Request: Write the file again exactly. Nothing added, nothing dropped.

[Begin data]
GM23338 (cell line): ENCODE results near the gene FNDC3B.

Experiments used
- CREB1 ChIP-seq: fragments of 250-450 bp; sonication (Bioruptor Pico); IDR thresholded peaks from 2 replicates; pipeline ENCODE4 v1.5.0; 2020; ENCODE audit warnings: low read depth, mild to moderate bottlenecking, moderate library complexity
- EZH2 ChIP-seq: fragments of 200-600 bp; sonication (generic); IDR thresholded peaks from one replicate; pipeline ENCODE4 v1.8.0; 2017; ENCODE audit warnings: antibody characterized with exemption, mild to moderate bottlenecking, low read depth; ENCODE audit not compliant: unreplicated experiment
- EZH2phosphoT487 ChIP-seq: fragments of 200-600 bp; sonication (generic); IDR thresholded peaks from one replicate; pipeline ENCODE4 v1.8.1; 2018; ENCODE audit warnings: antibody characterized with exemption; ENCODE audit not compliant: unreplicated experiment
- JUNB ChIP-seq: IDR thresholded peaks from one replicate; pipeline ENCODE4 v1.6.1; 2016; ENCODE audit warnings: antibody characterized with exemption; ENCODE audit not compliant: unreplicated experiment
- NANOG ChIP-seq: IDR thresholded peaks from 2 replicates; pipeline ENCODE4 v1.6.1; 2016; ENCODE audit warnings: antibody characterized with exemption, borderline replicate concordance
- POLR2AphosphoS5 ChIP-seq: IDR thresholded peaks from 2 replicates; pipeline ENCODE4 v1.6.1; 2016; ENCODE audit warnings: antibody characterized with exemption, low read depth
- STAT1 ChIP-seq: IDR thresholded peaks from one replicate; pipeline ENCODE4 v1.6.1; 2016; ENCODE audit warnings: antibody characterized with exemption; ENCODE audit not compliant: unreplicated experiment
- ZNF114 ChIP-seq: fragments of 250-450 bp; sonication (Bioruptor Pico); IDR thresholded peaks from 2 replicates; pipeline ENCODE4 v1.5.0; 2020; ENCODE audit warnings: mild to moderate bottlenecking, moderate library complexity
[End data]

GM23338 (cell line): ENCODE results near the gene FNDC3B.

Experiments used
- CREB1 ChIP-seq: fragments of 250-450 bp; sonication (Bioruptor Pico); IDR thresholded peaks from 2 replicates; pipeline ENCODE4 v1.5.0; 2020; ENCODE audit warnings: low read depth, mild to moderate bottlenecking, moderate library complexity
- EZH2 ChIP-seq: fragments of 200-600 bp; sonication (generic); IDR thresholded peaks from one replicate; pipeline ENCODE4 v1.8.0; 2017; ENCODE audit warnings: antibody characterized with exemption, mild to moderate bottlenecking, low read depth; ENCODE audit not compliant: unreplicated experiment
- EZH2phosphoT487 ChIP-seq: fragments of 200-600 bp; sonication (generic); IDR thresholded peaks from one replicate; pipeline ENCODE4 v1.8.1; 2018; ENCODE audit warnings: antibody characterized with exemption; ENCODE audit not compliant: unreplicated experiment
- JUNB ChIP-seq: IDR thresholded peaks from one replicate; pipeline ENCODE4 v1.6.1; 2016; ENCODE audit warnings: antibody characterized with exemption; ENCODE audit not compliant: unreplicated experiment
- NANOG ChIP-seq: IDR thresholded peaks from 2 replicates; pipeline ENCODE4 v1.6.1; 2016; ENCODE audit warnings: antibody characterized with exemption, borderline replicate concordance
- POLR2AphosphoS5 ChIP-seq: IDR thresholded peaks from 2 replicates; pipeline ENCODE4 v1.6.1; 2016; ENCODE audit warnings: antibody characterized with exemption, low read depth
- STAT1 ChIP-seq: IDR thresholded peaks from one replicate; pipeline ENCODE4 v1.6.1; 2016; ENCODE audit warnings: antibody characterized with exemption; ENCODE audit not compliant: unreplicated experiment
- ZNF114 ChIP-seq: fragments of 250-450 bp; sonication (Bioruptor Pico); IDR thresholded peaks from 2 replicates; pipeline ENCODE4 v1.5.0; 2020; ENCODE audit warnings: mild to moderate bottlenecking, moderate library complexity